Tuesday, February 25, 2014

Faux Zinc Tabletop--Super Easy Tutorial

 I've always loved the Messina Dining Table from Ballard Designs. Love. It.

Messina Dining Table--Ballard Designs

I just have two issues: one, I need an oval table and the Messina is rectangular; and two, I don't have $900 to spend. As I've mentioned before, I'm a big fan of Craigslist, so I started looking around for a table I could use to create my own version of the Messina table. Last week I found a good possibility. It was the right size and shape and it came with 6 chairs and an extra leaf. It had been languishing on Craigslist for a few weeks, so when I contacted the seller, she offered to sell me the table and chairs for a total of $100.  Yeah, it needed work. A lot of work...

I'll be sharing the progress over the course of several posts. Today, I'm starting off with a tutorial on how to create the look of the zinc tabletop.

Messina Table
My version

The Messina tabletop is covered with acid-washed zinc sheeting. Metal work isn't my thing, so I decided to mimic the look of zinc with a painted finish. I looked at a lot of tutorials on line, but many of them were quite complicated and none of them had the exact look I was going for. I decided to experiment with some different techniques and ended up coming with a method that I was quite happy with.  Here's the step-by-step tutorial:


  • Chalk paint (commercial or homemade) in dark gray (alternatively you can use regular flat latex paint, but you'll need to sand and prime before applying)
  • Tube of silver acrylic paint
  • Small container of glazing medium
  • Small amount of light gray paint (acrylic, latex, or chalk) (optional)
  • Paste wax
  • Paper towels

Start with two coats of dark gray paint. I used my homemade chalk paint that I mixed with some leftover paint I had on hand. The color was very close to Benjamin Moore Evening Dove. You do need two coats. I thought I could get away with one coat. I was wrong. Give it two coats and let dry thoroughly.

Next, mix about a tablespoon of glazing medium with about a tablespoon of water. Dip your brush into this mixture and then put a small glob of silver paint on the brush.

Now you have to work quickly for the next couple of steps. Do just a small area at a time because this stuff dries fast. Take the brush and using random cross-hatch strokes, apply the paint to a small section of the table top. You want to vary the direction of the brush strokes. Cover the entire area, but don't worry about getting even coverage. It should look like this when you're done. By the way, I apologize for the fuzzy photos. I was trying to paint and take pictures at the same time. Not a good idea...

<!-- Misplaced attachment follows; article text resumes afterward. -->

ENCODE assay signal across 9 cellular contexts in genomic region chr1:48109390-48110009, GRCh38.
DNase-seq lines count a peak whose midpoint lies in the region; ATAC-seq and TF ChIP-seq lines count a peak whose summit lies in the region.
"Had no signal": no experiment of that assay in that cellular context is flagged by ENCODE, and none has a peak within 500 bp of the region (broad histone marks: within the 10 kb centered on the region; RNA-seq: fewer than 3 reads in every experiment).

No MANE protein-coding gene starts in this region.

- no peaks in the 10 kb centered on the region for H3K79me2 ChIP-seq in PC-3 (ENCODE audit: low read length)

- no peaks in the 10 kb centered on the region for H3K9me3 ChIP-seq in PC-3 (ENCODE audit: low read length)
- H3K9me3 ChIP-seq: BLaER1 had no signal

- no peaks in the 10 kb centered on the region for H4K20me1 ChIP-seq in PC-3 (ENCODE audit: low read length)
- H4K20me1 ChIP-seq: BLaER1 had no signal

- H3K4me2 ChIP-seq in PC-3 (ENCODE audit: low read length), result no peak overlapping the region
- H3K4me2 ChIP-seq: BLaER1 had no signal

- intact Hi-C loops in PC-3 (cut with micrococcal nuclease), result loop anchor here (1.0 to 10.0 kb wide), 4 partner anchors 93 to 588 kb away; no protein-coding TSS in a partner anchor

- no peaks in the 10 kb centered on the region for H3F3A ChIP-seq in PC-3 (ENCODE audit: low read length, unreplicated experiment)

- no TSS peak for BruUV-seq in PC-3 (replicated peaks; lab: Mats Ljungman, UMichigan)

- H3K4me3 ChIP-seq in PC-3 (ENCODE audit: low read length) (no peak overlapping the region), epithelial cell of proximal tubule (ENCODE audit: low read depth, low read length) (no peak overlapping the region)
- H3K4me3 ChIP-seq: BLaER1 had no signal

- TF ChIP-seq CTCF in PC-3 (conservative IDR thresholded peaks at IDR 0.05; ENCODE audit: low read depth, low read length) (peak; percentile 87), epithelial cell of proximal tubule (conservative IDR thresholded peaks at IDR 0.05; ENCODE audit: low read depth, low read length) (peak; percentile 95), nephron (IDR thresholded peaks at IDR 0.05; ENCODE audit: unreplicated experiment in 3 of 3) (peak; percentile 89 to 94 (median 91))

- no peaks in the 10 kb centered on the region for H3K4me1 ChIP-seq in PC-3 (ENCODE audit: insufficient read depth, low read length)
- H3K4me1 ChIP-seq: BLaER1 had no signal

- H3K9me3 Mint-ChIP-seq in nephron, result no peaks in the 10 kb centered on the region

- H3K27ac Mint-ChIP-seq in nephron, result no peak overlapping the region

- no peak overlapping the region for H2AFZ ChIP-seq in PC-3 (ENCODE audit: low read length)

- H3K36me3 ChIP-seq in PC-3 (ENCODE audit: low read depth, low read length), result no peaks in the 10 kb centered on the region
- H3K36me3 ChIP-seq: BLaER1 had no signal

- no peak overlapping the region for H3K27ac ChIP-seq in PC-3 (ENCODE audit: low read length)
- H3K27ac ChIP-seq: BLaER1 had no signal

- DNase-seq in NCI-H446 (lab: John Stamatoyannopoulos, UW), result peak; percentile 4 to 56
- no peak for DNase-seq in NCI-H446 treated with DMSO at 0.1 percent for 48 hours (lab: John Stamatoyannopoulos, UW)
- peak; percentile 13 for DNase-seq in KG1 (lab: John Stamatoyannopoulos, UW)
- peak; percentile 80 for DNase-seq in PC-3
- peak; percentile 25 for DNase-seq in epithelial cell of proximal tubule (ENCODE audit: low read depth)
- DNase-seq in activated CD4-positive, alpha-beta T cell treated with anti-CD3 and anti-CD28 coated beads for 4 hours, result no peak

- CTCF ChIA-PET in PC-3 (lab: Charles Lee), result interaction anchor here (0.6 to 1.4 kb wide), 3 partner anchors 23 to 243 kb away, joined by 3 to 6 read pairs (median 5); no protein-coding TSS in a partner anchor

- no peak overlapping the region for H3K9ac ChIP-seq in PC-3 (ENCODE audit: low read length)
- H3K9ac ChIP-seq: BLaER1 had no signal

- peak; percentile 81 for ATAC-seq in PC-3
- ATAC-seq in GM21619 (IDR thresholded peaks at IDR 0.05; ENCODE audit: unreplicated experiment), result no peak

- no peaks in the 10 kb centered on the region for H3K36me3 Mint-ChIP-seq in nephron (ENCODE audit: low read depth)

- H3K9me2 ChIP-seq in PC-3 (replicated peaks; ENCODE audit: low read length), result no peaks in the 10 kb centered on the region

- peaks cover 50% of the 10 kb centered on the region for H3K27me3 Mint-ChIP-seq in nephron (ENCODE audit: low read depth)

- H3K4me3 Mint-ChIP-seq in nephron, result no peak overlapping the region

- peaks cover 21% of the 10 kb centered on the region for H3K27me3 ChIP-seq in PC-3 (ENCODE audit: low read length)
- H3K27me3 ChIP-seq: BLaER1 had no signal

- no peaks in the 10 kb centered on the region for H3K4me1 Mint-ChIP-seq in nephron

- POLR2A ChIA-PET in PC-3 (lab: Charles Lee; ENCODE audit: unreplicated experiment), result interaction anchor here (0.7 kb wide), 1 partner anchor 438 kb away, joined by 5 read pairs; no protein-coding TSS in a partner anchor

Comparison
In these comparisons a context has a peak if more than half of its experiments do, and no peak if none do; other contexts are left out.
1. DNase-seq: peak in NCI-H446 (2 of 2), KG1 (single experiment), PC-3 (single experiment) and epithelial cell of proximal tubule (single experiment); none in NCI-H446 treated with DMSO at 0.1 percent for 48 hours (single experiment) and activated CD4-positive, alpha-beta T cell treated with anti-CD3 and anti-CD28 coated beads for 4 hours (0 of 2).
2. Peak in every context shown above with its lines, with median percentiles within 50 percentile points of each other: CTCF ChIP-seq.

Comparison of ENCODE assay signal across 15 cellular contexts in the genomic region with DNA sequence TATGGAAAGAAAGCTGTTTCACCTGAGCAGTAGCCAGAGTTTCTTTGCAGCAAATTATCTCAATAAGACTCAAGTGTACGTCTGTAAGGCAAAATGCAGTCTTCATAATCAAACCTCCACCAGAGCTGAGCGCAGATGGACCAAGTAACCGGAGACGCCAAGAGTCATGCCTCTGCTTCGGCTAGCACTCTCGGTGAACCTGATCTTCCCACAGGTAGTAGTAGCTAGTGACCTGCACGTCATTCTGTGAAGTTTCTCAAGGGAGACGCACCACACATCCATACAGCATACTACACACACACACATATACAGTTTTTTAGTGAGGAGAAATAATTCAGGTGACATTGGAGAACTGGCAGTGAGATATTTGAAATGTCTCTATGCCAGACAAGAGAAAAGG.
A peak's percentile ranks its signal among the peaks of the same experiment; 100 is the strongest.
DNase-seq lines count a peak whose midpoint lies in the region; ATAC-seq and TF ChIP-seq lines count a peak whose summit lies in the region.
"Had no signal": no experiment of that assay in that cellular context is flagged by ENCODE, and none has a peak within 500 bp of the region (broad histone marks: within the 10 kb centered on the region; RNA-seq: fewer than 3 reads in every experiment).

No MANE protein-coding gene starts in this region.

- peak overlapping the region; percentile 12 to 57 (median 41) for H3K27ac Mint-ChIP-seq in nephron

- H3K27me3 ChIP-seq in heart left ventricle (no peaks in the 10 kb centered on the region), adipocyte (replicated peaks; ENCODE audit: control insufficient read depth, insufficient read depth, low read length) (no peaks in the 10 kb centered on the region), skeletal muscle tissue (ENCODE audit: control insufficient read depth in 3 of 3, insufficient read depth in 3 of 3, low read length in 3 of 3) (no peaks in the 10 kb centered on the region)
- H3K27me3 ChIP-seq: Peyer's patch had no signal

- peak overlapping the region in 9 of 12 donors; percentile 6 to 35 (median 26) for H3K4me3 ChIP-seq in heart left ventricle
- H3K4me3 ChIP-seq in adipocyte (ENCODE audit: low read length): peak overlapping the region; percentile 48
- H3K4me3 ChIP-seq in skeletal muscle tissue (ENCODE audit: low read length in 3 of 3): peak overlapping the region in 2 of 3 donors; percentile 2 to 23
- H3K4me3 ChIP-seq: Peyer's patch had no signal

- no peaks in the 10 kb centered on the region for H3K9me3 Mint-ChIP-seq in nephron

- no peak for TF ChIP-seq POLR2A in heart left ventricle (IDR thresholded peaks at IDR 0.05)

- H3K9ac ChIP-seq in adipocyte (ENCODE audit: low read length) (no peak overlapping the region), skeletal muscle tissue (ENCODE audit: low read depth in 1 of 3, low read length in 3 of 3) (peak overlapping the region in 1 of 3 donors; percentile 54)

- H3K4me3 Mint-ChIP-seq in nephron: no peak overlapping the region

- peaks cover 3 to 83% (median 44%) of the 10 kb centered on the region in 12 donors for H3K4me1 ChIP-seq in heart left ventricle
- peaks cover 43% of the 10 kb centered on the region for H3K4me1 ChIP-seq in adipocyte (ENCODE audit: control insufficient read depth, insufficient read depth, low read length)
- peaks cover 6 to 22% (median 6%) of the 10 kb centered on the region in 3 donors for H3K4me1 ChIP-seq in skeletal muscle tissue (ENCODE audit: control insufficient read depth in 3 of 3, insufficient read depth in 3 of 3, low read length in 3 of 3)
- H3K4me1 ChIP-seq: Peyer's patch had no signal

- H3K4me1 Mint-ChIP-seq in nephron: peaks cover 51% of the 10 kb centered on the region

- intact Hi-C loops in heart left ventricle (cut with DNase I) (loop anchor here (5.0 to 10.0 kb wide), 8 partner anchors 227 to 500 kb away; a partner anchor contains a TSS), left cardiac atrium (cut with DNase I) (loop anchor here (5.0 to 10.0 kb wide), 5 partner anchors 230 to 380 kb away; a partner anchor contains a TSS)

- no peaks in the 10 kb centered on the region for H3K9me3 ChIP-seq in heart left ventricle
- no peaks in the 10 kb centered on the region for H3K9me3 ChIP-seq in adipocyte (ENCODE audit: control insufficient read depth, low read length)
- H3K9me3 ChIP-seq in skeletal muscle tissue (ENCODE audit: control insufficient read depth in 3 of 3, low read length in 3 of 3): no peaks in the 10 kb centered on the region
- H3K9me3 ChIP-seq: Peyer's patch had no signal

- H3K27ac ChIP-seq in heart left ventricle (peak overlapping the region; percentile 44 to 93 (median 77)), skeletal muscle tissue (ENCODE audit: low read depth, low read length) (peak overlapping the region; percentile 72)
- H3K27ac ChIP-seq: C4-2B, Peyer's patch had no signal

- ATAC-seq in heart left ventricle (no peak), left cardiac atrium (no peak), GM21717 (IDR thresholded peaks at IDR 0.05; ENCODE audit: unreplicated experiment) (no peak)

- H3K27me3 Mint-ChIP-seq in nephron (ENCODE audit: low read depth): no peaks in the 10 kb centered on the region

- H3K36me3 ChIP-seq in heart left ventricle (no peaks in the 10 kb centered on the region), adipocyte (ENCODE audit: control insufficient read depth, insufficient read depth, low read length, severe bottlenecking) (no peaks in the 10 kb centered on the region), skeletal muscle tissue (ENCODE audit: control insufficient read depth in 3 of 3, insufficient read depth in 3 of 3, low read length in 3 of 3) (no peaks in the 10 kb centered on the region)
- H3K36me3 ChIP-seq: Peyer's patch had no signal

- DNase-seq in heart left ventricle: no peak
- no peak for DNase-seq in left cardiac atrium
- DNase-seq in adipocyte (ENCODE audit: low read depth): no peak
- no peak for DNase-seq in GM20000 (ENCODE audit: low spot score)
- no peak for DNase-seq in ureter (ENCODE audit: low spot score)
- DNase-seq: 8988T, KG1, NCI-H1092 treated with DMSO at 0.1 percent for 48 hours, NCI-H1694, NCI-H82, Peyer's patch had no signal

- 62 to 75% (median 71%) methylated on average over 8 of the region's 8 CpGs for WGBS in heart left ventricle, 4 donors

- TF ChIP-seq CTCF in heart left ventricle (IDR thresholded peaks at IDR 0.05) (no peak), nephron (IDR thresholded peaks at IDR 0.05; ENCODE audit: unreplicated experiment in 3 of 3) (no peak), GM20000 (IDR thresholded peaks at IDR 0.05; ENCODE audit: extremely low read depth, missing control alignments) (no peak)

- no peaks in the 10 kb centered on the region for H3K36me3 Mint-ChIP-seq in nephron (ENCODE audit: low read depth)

Without wasting any time, take a slightly damp paper towel wadded into a pad and pounce over the area you just painted. This is important. DO NOT wipe, blend, or smear. Pounce straight up and down. Keep moving over the entire area you just painted until all your brush strokes are obliterated.

Now move on to the next area, overlapping back into the area you just painted. When you're done with this step, it will look like this:

If you're happy with the way it looks, you can stop here.  I wanted to add additional patina to mimic the acid washing of the Messina table. If you'd like to do the same, take a small amount of light gray paint and thin it with water. Dip a brush into this mixture and hold it about 2 feet above the table surface, letting some of the mixture drip onto the surface randomly. Wait about 5 minutes and then gently blot the drops. Then do the same with some of the dark gray paint you used for the base coat.

When everything is dry, finish off with a coat or two of paste wax.
And that's it! I hope you found this tutorial helpful. Please stop by again. To see the rest of this makeover click here.

Visit the Tutorials & Tips Link Party at Home Stories A to Z for more great tutorials!

© Salt Marsh Cottage 2014